Direct use of renewable energies (including electricity, but also biomass) and energy efficiency are important pillars of the energy transition. However, for some sectors and applications these pillars are insufficient to realise significant reduction of GHG emissions.
Powerfuels have the potential to become the third pillar of the energy transition, not as substitute, but as complement to the other two pillars. The Alliance strongly believes that powerfuels will be a “missing link” (IRENA, 2018a, p. 16) to achieve net-zero global greenhouse gas emissions through a cost-efficient transition.
Particularly, powerfuels can contribute significantly to the energy transition worldwide in the following ways:
1. Powerfuels allow to reduce GHG emissions of applications that cannot be directly electrified and provide additional options for those sectors that are currently mainly supplied with fossil fuels.
2. Reducing the cost of the energy transition by capitalising on the given energy infrastructure. Powerfuels can be transported, distributed and stored within existing systems, thus limiting the need for new investment and providing options for long-term storage.
3. Leveraging the global potential of renewable energies and materialising economic gains of international trade. Powerfuels are fully tradeable on global scale at relatively low cost of transportation. This opens options for countries with high energy needs, but limited space and/or potential for renewable energy sources and could help to diversify supply of energy importers. This also provides new carbon-neutral export opportunities for countries with high renewable energy potential and fossil business today.
4. Opening new options for de-fossilization of consumers’ existing applications where alternative abatement measures are unfeasible (economically, technologically) or where investment cycles are long. Powerfuels provide additional abatement option, which could enhance social acceptability of climate policy measures.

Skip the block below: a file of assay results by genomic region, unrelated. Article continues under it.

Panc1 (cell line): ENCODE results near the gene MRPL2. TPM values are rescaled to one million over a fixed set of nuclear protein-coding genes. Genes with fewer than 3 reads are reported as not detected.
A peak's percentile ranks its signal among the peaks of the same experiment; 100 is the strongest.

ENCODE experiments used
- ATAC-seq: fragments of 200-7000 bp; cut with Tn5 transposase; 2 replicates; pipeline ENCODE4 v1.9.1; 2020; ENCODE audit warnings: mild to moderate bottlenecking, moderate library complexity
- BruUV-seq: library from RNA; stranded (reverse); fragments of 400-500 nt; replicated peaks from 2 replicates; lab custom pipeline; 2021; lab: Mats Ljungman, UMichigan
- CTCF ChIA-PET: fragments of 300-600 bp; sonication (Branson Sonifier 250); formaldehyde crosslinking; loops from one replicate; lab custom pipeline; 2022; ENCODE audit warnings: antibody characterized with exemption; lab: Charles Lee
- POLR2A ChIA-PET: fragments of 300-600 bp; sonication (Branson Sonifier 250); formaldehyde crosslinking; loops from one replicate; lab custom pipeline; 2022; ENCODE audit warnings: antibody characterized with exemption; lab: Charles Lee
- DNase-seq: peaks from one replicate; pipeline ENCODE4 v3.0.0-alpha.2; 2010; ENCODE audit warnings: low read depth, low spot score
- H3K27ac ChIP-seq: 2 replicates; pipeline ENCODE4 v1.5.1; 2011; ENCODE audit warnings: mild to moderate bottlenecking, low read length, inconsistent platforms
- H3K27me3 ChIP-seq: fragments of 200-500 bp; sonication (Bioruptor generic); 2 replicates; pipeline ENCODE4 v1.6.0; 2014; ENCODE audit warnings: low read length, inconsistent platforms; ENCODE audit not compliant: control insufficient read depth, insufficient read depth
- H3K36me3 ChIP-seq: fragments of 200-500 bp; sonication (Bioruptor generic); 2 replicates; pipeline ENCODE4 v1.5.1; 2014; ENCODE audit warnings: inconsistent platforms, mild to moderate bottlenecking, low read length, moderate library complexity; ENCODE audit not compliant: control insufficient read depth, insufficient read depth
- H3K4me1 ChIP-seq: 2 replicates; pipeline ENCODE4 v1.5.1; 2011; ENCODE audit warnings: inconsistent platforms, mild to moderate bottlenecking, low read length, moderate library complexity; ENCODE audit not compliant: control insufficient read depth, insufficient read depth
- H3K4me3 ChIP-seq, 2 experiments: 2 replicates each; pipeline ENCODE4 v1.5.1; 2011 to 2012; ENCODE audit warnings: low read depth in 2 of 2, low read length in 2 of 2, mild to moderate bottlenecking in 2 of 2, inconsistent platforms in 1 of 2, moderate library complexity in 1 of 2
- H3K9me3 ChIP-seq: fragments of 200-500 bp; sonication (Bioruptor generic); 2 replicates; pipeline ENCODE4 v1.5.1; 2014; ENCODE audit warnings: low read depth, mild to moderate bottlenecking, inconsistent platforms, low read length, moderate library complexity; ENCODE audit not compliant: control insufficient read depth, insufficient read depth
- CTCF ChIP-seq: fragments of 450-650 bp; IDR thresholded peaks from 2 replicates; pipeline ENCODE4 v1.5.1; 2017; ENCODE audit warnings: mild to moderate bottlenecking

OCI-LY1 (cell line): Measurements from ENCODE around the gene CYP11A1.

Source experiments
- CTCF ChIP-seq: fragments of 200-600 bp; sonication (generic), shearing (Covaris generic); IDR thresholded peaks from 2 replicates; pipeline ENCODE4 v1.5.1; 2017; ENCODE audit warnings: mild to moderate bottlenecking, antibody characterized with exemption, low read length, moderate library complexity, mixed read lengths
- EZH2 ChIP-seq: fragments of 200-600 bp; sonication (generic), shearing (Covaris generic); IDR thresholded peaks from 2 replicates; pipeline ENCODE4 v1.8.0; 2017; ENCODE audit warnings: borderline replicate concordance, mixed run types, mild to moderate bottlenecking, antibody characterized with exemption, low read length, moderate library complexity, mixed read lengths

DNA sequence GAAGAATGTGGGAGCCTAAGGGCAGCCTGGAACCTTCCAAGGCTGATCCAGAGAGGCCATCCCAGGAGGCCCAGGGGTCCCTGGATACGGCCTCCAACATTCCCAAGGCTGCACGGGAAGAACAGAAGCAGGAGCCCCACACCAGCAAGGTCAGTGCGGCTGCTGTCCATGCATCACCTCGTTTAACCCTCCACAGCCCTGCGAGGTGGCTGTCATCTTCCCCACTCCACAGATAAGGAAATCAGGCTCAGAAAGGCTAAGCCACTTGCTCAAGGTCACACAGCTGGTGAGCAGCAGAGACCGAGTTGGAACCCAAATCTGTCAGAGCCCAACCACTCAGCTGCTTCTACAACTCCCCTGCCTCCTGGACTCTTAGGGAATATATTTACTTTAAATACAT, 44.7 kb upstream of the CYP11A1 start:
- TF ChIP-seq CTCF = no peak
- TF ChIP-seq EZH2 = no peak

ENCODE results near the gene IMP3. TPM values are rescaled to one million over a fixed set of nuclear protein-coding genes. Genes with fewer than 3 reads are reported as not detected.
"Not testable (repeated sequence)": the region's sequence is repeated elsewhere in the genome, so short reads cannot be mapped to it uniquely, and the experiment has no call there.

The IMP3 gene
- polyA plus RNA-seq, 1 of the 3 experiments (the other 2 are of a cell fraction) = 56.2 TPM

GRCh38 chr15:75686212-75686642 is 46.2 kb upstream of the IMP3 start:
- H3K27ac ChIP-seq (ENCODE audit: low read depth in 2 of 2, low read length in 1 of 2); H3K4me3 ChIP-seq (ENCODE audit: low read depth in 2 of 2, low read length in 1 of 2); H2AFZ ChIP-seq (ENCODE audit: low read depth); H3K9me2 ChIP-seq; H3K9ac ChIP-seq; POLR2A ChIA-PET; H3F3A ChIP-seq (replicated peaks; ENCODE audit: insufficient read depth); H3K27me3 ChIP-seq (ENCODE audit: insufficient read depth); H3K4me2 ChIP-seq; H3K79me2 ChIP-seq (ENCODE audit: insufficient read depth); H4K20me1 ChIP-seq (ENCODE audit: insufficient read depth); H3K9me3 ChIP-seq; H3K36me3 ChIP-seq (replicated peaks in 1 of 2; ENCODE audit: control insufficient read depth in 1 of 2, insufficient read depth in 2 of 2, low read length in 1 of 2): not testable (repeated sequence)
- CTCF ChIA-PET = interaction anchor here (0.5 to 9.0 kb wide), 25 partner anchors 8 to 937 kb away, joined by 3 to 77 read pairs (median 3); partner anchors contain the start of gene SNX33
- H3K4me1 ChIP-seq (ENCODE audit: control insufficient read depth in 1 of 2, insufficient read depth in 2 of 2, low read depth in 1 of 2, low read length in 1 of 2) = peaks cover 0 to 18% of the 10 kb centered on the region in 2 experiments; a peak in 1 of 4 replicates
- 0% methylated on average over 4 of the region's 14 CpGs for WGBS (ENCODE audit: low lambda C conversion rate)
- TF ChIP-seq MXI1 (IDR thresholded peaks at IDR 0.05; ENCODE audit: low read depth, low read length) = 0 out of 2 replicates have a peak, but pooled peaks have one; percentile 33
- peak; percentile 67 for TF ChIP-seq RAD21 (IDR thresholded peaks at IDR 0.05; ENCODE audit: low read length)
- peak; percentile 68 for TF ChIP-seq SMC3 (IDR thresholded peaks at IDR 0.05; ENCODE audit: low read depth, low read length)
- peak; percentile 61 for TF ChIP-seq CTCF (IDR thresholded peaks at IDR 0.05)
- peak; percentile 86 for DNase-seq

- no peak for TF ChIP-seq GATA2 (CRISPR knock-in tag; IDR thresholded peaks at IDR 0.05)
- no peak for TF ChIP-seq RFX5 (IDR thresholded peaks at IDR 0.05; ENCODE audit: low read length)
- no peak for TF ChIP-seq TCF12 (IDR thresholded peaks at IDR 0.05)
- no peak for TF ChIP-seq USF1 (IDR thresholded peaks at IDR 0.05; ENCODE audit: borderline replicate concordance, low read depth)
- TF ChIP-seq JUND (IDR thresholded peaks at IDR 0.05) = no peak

Chemical energy carriers such as powerfuels and fossil fuels have a very high energy density. As shown in the figure (right), this is particularly true for liquid fuels, but also with regard to gaseous carriers. This characteristic translates into a major advantage of chemical energy carriers compared to electricity, particularly when very high amounts of energies are needed (Perner, Bothe, Lövenich, Schaefer, & Fritsch, 2018, p. 11). From today’s technology perspective direct electrification is even unfeasible for some applications. Therefore, it will be difficult to achieve significant CO2 reductions in these applications. This holds particularly for:
2. Maritime shipping
3. Non-electrical rail transport
4. Heavy-duty long-distance road transport
5. Steel production
6. Heavy Machinery used in sectors such as Agriculture, Construction, Mining etc.
7. Dispatchable power generation (Power-to-gas-to-Power).
8. High-temperature industrial process heat
As powerfuels are climate-friendly (in case the carbon originates from DAC, powerfuels are carbon-neutral), the widespread substitution of fossil fuels with powerfuels in these sectors could strongly contribute to the defossilization and to the reduction in GHG emissions.
Furthermore, there are many industries that rely on fossil fuels as raw or non-energy input materials. Here again powerfuels could contribute to the reduction of GHG emissions.